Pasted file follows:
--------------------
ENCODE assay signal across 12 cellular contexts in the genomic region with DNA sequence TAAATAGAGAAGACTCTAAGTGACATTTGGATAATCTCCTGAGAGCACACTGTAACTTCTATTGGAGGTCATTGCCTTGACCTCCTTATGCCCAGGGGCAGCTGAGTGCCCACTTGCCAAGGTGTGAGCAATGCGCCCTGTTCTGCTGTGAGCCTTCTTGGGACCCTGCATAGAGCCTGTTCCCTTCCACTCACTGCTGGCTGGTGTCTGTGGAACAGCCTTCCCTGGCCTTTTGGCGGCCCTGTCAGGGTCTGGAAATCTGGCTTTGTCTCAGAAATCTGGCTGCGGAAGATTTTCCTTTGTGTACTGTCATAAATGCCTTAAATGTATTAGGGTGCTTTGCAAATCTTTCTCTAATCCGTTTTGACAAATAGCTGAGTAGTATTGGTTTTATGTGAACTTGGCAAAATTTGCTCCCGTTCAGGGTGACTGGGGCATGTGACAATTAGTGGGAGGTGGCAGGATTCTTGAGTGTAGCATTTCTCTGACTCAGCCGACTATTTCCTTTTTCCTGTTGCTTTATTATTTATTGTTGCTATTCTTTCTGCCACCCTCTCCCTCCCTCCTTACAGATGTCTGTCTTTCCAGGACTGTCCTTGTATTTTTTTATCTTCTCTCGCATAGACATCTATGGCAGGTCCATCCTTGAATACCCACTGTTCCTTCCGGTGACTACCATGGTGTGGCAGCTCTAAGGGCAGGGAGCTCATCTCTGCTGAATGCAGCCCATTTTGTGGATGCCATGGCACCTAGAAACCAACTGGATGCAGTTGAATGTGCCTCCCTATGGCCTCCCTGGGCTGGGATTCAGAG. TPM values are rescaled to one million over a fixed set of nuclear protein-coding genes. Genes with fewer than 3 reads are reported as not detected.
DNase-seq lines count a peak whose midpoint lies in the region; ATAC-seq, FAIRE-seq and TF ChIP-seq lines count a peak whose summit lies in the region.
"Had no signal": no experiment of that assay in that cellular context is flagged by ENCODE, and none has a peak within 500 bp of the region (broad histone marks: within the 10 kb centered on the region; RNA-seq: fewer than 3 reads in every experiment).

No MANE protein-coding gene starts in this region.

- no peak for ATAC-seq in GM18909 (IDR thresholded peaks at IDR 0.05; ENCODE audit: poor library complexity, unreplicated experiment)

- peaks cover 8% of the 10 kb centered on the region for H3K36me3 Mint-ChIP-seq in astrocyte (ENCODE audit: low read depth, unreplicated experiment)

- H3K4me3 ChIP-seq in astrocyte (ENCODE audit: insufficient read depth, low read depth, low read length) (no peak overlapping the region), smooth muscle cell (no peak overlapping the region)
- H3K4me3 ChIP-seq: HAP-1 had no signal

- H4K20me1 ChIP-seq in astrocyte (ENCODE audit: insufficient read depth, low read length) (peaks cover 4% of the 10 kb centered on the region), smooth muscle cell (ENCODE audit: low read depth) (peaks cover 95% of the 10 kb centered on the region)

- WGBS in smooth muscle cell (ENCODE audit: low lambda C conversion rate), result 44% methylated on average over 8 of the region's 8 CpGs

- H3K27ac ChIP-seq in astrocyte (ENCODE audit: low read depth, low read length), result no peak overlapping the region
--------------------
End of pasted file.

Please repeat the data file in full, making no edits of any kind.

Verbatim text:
ENCODE assay signal across 12 cellular contexts in the genomic region with DNA sequence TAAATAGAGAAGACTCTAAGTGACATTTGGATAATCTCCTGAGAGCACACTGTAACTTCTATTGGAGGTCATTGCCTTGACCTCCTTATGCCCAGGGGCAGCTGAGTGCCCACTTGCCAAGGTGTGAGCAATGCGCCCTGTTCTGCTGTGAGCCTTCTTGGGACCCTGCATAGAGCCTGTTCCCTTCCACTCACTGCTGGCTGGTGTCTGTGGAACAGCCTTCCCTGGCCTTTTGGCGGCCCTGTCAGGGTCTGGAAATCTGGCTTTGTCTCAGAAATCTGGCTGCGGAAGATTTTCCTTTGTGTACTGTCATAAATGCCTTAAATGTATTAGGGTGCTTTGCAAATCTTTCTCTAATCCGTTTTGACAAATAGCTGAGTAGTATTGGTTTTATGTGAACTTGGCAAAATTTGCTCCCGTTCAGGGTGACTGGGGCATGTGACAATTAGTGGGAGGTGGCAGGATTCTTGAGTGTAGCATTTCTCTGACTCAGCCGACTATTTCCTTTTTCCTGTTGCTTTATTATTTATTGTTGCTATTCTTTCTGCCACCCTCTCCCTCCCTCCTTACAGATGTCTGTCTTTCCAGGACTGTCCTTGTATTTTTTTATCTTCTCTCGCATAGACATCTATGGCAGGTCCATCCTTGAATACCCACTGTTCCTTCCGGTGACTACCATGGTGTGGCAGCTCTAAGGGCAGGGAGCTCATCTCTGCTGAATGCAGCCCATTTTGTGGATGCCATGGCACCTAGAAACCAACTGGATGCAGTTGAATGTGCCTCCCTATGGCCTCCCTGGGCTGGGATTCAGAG. TPM values are rescaled to one million over a fixed set of nuclear protein-coding genes. Genes with fewer than 3 reads are reported as not detected.
DNase-seq lines count a peak whose midpoint lies in the region; ATAC-seq, FAIRE-seq and TF ChIP-seq lines count a peak whose summit lies in the region.
"Had no signal": no experiment of that assay in that cellular context is flagged by ENCODE, and none has a peak within 500 bp of the region (broad histone marks: within the 10 kb centered on the region; RNA-seq: fewer than 3 reads in every experiment).

No MANE protein-coding gene starts in this region.

- no peak for ATAC-seq in GM18909 (IDR thresholded peaks at IDR 0.05; ENCODE audit: poor library complexity, unreplicated experiment)

- peaks cover 8% of the 10 kb centered on the region for H3K36me3 Mint-ChIP-seq in astrocyte (ENCODE audit: low read depth, unreplicated experiment)

- H3K4me3 ChIP-seq in astrocyte (ENCODE audit: insufficient read depth, low read depth, low read length) (no peak overlapping the region), smooth muscle cell (no peak overlapping the region)
- H3K4me3 ChIP-seq: HAP-1 had no signal

- H4K20me1 ChIP-seq in astrocyte (ENCODE audit: insufficient read depth, low read length) (peaks cover 4% of the 10 kb centered on the region), smooth muscle cell (ENCODE audit: low read depth) (peaks cover 95% of the 10 kb centered on the region)

- WGBS in smooth muscle cell (ENCODE audit: low lambda C conversion rate), result 44% methylated on average over 8 of the region's 8 CpGs

- H3K27ac ChIP-seq in astrocyte (ENCODE audit: low read depth, low read length), result no peak overlapping the region